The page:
The owners have changed several times since the sale of 1984, the station even after exchanging cons less than 80,000 dollars. It now belongs to the Controlled Terminals Inc.. Another carrier, the Detroit International Bridge Co. owns the Ambassador Bridge nearby. Both companies belong to the same businessman Manuel Moroun .
Opened in 1913, the building, a Beaux-Arts, was designed by architectural firms Warren & Wetmore and Reed & Stern and these two firms have also designed the station's Grand Central Terminal in New York. Michigan Central Station, building of 46,000 square meters, cost $ 15 million to its construction.
The building has two distinct parts: the station itself, and a 18-storey tower, whose top reached the height of 70 m. The tower was used as offices by the Michigan Central Railroad Company, and other successive owners. The interiors of at least the latter have never been finished, and this floor was never used.
The main waiting room is inspired by Roman baths, with marble walls. The building also houses a large hall decorated with Doric columns, with ticket offices and a shopping arcade. Behind the gallery is on the hall, with brick walls and a large skylight made of copper. From there, passengers had to descend a ramp to the platforms of train departures, 11 tracks in all. Sunken roads and the building is a large space for luggage, mail and other functions of the building.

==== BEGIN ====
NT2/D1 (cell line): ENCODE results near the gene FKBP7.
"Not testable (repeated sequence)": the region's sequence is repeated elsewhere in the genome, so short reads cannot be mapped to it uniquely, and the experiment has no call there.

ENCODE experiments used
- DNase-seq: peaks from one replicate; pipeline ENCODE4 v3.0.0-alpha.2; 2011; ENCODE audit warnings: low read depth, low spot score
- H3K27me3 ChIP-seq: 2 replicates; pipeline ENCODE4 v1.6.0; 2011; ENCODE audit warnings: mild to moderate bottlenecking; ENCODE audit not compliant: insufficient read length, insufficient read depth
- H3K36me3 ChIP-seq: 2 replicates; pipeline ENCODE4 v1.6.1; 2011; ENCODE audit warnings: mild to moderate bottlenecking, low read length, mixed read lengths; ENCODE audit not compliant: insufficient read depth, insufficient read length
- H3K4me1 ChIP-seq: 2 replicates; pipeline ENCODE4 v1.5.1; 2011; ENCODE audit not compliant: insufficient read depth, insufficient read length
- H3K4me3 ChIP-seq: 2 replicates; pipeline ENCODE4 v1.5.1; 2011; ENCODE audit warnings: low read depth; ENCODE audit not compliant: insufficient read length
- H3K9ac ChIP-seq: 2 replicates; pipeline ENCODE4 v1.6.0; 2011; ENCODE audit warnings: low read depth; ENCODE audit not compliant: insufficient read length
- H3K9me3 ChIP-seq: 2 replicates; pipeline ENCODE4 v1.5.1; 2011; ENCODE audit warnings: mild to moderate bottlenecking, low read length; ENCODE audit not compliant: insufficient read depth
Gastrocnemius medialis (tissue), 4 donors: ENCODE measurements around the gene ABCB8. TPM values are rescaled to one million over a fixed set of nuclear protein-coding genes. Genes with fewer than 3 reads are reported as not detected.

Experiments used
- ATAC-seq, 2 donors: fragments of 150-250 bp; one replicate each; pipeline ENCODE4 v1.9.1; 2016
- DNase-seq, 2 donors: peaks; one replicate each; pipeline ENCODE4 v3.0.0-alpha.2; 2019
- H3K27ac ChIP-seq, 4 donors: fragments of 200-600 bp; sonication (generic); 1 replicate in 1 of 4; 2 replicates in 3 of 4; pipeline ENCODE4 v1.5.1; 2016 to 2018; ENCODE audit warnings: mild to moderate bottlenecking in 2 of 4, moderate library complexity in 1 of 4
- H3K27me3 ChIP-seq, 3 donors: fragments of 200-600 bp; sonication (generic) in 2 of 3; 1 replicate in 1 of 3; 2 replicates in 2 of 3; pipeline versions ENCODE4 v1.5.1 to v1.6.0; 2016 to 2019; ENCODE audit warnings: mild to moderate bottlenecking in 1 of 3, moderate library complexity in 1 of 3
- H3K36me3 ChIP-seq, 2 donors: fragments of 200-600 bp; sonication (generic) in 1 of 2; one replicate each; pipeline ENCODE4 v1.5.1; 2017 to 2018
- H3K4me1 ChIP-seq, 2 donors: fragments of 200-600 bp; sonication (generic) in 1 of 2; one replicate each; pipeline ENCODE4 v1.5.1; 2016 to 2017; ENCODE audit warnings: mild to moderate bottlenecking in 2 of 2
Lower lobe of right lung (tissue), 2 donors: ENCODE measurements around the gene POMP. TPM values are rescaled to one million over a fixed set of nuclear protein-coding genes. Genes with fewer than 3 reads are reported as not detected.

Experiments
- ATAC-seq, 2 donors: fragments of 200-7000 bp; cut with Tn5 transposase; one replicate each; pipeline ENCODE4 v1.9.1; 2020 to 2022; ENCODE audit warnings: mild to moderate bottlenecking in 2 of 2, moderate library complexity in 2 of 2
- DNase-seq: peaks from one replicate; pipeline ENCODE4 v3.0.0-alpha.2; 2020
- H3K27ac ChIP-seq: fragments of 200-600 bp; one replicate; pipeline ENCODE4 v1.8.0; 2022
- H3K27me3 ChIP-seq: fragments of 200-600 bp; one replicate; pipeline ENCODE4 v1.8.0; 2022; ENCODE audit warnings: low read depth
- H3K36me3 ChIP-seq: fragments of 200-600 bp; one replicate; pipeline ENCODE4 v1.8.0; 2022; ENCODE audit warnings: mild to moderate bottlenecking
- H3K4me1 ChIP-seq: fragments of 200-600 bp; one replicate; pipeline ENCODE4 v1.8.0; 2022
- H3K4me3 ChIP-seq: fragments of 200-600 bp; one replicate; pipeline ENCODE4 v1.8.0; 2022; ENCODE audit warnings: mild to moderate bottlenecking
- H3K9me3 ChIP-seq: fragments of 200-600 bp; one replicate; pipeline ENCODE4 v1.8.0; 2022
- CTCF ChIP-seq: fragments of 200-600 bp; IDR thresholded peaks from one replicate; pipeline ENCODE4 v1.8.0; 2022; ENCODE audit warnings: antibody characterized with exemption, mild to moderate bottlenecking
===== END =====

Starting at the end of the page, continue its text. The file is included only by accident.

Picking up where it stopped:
The building has since been stripped of most of his valuables, including facilities in brass. It has also been a particular victim of vandalism.
The vessel's owners said their intention in 2008 to renovate the dilapidated building today. They do not see the financing of the operation as a problem, but rather finding the proper use of the building, given the cost of the renovation estimated at $ 80 million . The station has attracted many film shoots. Various rehabilitation projects proposed several possible destinations:
* A business center. A suggested proposal to station an international center of business and customs, given the proximity of the Ambassador Bridge.
* A convention center and casino. Ambassador Bridge owner Manuel Moroun  proposed that the station is to be restored in the heart of a new convention center that could be associated with a casino. The cost of this project is $ 1.2 billion, including $ 300 million to renovate the station. Dan Stamper, president of Detroit International Bridge, noted that the station could become a casino in the city .
* The police headquarters in Detroit. In 2004, Detroit Mayor Kwame Kilpatrick announced that the city thought the option to relocate the seat of his police. However, mid-2005, the city canceled the project and chose to renovate the existing seat .
The budget for the renovation was estimated at between 80 and 300 million.
-> Site for Lindsay Moroun